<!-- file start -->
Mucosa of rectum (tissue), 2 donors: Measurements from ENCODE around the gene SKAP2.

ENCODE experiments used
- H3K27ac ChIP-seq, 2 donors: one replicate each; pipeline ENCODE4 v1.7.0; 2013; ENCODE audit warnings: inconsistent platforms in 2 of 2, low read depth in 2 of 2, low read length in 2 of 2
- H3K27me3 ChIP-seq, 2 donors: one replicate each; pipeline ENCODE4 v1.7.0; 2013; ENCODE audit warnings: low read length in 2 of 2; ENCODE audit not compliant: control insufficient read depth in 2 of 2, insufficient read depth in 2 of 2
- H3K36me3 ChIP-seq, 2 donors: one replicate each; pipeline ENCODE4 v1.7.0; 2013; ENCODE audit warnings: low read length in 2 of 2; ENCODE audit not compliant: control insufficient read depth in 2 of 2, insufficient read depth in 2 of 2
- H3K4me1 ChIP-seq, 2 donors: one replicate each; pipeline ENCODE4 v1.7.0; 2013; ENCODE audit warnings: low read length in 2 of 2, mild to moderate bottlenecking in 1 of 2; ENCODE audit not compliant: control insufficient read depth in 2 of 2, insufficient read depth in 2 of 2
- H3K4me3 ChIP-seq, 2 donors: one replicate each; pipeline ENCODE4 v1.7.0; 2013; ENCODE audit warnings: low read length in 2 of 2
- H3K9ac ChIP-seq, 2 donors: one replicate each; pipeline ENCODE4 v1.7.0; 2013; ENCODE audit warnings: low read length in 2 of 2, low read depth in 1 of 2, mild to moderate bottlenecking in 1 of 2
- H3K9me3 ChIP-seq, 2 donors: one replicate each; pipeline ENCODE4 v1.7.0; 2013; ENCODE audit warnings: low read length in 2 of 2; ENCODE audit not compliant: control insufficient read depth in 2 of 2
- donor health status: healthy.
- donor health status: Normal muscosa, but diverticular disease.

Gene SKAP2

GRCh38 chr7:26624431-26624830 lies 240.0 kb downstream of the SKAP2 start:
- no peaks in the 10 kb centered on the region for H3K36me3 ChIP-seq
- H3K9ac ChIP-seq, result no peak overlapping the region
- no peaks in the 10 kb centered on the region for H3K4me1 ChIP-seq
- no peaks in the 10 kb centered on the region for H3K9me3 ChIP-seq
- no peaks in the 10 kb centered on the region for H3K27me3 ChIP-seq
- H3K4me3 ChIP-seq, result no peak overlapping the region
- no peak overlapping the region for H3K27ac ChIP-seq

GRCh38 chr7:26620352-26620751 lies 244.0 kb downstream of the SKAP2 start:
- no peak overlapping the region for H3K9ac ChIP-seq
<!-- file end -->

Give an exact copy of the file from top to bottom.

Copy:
Mucosa of rectum (tissue), 2 donors: Measurements from ENCODE around the gene SKAP2.

ENCODE experiments used
- H3K27ac ChIP-seq, 2 donors: one replicate each; pipeline ENCODE4 v1.7.0; 2013; ENCODE audit warnings: inconsistent platforms in 2 of 2, low read depth in 2 of 2, low read length in 2 of 2
- H3K27me3 ChIP-seq, 2 donors: one replicate each; pipeline ENCODE4 v1.7.0; 2013; ENCODE audit warnings: low read length in 2 of 2; ENCODE audit not compliant: control insufficient read depth in 2 of 2, insufficient read depth in 2 of 2
- H3K36me3 ChIP-seq, 2 donors: one replicate each; pipeline ENCODE4 v1.7.0; 2013; ENCODE audit warnings: low read length in 2 of 2; ENCODE audit not compliant: control insufficient read depth in 2 of 2, insufficient read depth in 2 of 2
- H3K4me1 ChIP-seq, 2 donors: one replicate each; pipeline ENCODE4 v1.7.0; 2013; ENCODE audit warnings: low read length in 2 of 2, mild to moderate bottlenecking in 1 of 2; ENCODE audit not compliant: control insufficient read depth in 2 of 2, insufficient read depth in 2 of 2
- H3K4me3 ChIP-seq, 2 donors: one replicate each; pipeline ENCODE4 v1.7.0; 2013; ENCODE audit warnings: low read length in 2 of 2
- H3K9ac ChIP-seq, 2 donors: one replicate each; pipeline ENCODE4 v1.7.0; 2013; ENCODE audit warnings: low read length in 2 of 2, low read depth in 1 of 2, mild to moderate bottlenecking in 1 of 2
- H3K9me3 ChIP-seq, 2 donors: one replicate each; pipeline ENCODE4 v1.7.0; 2013; ENCODE audit warnings: low read length in 2 of 2; ENCODE audit not compliant: control insufficient read depth in 2 of 2
- donor health status: healthy.
- donor health status: Normal muscosa, but diverticular disease.

Gene SKAP2

GRCh38 chr7:26624431-26624830 lies 240.0 kb downstream of the SKAP2 start:
- no peaks in the 10 kb centered on the region for H3K36me3 ChIP-seq
- H3K9ac ChIP-seq, result no peak overlapping the region
- no peaks in the 10 kb centered on the region for H3K4me1 ChIP-seq
- no peaks in the 10 kb centered on the region for H3K9me3 ChIP-seq
- no peaks in the 10 kb centered on the region for H3K27me3 ChIP-seq
- H3K4me3 ChIP-seq, result no peak overlapping the region
- no peak overlapping the region for H3K27ac ChIP-seq

GRCh38 chr7:26620352-26620751 lies 244.0 kb downstream of the SKAP2 start:
- no peak overlapping the region for H3K9ac ChIP-seq